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Alternative comedy changed the entire landscape of British entertainment in the late 70s and early 80s by tackling
boneheaded bigotry and right- wing governments. But in this age of diverse comedy styles, splintered political opinions and rampant cultural meta- narratives, can it be deﬁ ned so easily? Jay Richardson speaks with some Glasgow Comedy Festival acts to explore what constitutes alternative today
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A lternative comedy’s legend endures. Alexei Sayle and Ben Elton are touring, while podcasts eulogise the 1980s when you could afford to live and perform in London while signing on, sharing stages with eccentric ‘spesh acts’ melting giant ice blocks and smashing vinyl records to smithereens. A majority Tory government is again in power but comedy has changed unrecognisably. The biggest names occupy massive arenas, digital media affords unprecedented exposure, and there are more wannabe comics than ever.
Yet the noughties’ boom is a fading memory with some stand-ups who appeared on Live at the Apollo and Mock the Week having second jobs, and Edinburgh Comedy Award nominees returning home to live with their parents. Can any comic still afford to be alternative now? Admiring leftﬁ eld acts like Spencer Jones, Paul Foot and Paul Currie, 29-year-old Edinburgher Donald Alexander stands out with his angular physicality and offbeat delivery. ‘I look weird, and I’m big and gangly,’ he admits. ‘For me, the best gigs are the ones where I come on and a proportion of the audience are laughing before I’ve said anything. I like using my body with the words, or the offset between them. Sometimes, just lifting my leg works. I try not to over-think it. Keep it loose and fun.’ Invariably ‘quite alternative for Scotland’, he does feel a ‘phony’ claiming the alternative comedy tag for himself. ‘I’ve never thought of myself in that camp but I do get told I am. I’m a man talking about my experiences. There’s a slight surreal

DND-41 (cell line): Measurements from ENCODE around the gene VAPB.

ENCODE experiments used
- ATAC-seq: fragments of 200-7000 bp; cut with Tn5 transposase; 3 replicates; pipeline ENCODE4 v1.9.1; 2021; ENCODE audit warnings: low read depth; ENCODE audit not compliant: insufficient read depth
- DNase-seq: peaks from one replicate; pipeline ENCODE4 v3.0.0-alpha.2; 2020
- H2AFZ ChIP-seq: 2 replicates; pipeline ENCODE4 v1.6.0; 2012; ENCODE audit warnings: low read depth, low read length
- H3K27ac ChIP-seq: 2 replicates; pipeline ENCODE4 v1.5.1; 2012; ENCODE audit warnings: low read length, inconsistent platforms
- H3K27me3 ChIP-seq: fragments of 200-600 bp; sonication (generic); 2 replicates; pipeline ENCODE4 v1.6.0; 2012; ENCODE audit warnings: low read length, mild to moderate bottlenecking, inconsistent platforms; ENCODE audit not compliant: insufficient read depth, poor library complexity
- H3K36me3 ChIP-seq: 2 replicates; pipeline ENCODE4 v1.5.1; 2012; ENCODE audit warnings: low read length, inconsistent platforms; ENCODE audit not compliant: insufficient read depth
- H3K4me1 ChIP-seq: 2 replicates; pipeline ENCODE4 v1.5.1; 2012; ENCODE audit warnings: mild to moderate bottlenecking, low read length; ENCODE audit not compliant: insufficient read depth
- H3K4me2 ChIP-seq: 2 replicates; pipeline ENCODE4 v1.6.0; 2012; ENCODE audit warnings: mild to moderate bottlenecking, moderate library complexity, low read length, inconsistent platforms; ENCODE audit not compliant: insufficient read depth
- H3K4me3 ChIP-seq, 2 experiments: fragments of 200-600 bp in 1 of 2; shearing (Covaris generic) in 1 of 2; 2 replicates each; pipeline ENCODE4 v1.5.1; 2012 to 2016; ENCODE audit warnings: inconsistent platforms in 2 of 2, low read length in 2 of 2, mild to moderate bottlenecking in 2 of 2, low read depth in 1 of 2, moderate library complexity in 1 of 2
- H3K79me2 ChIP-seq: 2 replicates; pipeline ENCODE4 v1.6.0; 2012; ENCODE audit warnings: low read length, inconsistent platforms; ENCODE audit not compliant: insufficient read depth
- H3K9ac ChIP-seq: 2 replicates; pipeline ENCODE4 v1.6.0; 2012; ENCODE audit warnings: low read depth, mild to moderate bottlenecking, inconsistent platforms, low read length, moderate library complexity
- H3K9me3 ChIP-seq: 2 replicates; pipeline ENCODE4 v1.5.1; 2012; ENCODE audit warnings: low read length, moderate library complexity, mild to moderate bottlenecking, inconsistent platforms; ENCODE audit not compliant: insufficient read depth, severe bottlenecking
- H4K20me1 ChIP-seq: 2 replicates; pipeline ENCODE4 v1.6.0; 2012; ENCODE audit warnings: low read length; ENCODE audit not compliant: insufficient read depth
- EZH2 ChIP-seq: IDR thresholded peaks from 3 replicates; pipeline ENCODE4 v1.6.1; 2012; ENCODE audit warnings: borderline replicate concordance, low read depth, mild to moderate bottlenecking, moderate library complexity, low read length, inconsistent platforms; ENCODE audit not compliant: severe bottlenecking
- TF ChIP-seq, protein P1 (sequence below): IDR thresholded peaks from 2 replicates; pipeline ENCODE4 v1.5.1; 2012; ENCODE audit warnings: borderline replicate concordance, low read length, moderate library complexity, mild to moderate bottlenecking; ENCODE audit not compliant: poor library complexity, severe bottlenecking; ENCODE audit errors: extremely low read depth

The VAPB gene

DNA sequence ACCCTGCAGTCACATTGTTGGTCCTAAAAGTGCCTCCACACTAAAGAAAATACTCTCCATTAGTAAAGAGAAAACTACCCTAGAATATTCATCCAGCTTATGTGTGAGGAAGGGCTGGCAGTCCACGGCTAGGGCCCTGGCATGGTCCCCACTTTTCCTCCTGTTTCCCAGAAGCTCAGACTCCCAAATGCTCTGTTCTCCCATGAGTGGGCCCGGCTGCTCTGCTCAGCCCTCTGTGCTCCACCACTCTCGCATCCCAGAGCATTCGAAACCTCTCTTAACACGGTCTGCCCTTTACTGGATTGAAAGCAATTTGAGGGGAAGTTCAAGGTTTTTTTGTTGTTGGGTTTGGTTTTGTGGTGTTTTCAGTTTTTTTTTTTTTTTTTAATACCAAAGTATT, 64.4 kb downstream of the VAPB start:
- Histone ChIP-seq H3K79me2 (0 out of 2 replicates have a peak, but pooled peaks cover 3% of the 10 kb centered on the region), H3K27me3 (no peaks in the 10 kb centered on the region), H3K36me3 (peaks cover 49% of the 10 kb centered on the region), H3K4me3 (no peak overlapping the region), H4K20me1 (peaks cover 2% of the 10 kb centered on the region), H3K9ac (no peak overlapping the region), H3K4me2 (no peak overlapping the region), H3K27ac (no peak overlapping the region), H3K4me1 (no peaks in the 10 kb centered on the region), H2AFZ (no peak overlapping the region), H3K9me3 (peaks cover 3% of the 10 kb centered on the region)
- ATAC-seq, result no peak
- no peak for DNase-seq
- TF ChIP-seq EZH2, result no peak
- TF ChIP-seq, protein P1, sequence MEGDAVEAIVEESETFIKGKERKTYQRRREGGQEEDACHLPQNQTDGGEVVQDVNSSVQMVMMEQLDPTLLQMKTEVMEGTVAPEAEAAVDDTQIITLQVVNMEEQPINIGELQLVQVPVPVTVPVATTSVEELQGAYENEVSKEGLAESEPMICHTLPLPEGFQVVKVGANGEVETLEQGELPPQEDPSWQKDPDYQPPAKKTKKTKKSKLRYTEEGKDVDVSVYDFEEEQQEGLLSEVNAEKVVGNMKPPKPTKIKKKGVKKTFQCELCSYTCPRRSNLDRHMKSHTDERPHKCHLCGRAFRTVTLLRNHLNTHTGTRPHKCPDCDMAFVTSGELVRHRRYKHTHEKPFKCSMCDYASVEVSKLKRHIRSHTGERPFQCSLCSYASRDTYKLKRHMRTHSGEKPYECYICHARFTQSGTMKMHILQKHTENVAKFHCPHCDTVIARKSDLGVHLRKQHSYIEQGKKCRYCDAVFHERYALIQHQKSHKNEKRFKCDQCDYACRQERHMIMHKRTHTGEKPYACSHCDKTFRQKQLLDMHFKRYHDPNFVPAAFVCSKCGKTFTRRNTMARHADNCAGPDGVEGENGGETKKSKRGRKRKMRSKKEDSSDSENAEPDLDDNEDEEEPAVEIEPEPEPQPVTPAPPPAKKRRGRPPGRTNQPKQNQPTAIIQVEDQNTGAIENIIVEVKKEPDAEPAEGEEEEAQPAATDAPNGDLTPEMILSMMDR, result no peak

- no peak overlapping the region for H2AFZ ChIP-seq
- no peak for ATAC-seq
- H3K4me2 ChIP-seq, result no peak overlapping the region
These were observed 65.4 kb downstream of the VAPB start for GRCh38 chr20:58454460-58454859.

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fadeover but it’s still storytelling.’ When he plays an avowedly alternative night, he questions his peers’ ﬁ nancial prospects. ‘But I wouldn’t recommend anyone get into stand-up if money is their goal.’ Besides, telling jokes to strangers is inherently ‘quite surreal’, he reckons. And anyone pursuing such an alternative vocation must ‘feel a bit of imposter syndrome. Unless they’re a psychopath.’
Tom Mayhew can empathise. His show, I, Tom Mayhew, explored demonisation of the working class and recounted his time on the dole, becoming a cult hit at the Edinburgh Fringe which earned him a Soho Theatre run and writing experience for Radio 4’s The News Quiz. ‘It was the ﬁ rst time I’d been near a BBC building and I was really excited, like a kid who’d won a competition to meet Willy Wonka,’ the 28-year-old from Hertfordshire recalls. ‘But I didn’t have a laptop so I had to borrow my girlfriend’s. They’d have provided me with one, but I didn’t want to be that guy and feel really self-conscious. But the opportunity made me feel less disenfranchised and I thought, “OK, there is a place for me in this industry”.’ Still, he was signing on again shortly after his News Quiz stints and he still feels an outsider. ‘There’s very little to support working-class voices. And that comes from society.’ Enormously successful acts like Micky Flanagan and Frank Skinner have cultivated a working-class, boy-done-good persona. But Mayhew reckons there are very few comics speaking openly about their ﬁ nancial struggles. ‘I’m looking at the political and societal issues, and the actual reasons why
more people are using food banks. No one else is doing that.’
Far from being charity cases, once- marginalised voices are enriching mainstream comedy when given the chance. Co-founder of The LOL Word, a comedy night which showcases queer female acts, Chloe Petts is keen to point out that ‘lots of blokes and straight people come to the gig and have a nice time’. Signed with Avalon, one of comedy’s biggest management companies, a love of football is already winning her Radio 5 Live and talkSPORT appearances. ‘To me, an alternative comedian is someone doing something structurally or formally different,’ the south London-based 26-year- old suggests. ‘And I’m not necessarily doing that. I could be mainstream.’ Her debut stand-up hour Alpha is about being a masculine woman and explores macho culture from the perspective of a female football and darts fan. Albeit one who’s occasionally mistaken for a man. ‘And it’s about how sometimes people think my masculinity is derivative of male masculinity, but how female masculinity can be just as valuable. The mainstream may not be quite ready for something as rad as The LOL Word, and maybe I can be branded alternative because I’m not a cis white male, but I’m talking about issues that they might discuss.’
Donald Alexander: Yikes!, The Stand, Glasgow, Tue 17 Mar; Tom Mayhew: I, Tom Mayhew, The Vacant Space, Glasgow, Sat 28 Mar; Chloe Petts: Alpha, The Vacant Space, Sun 29 Mar.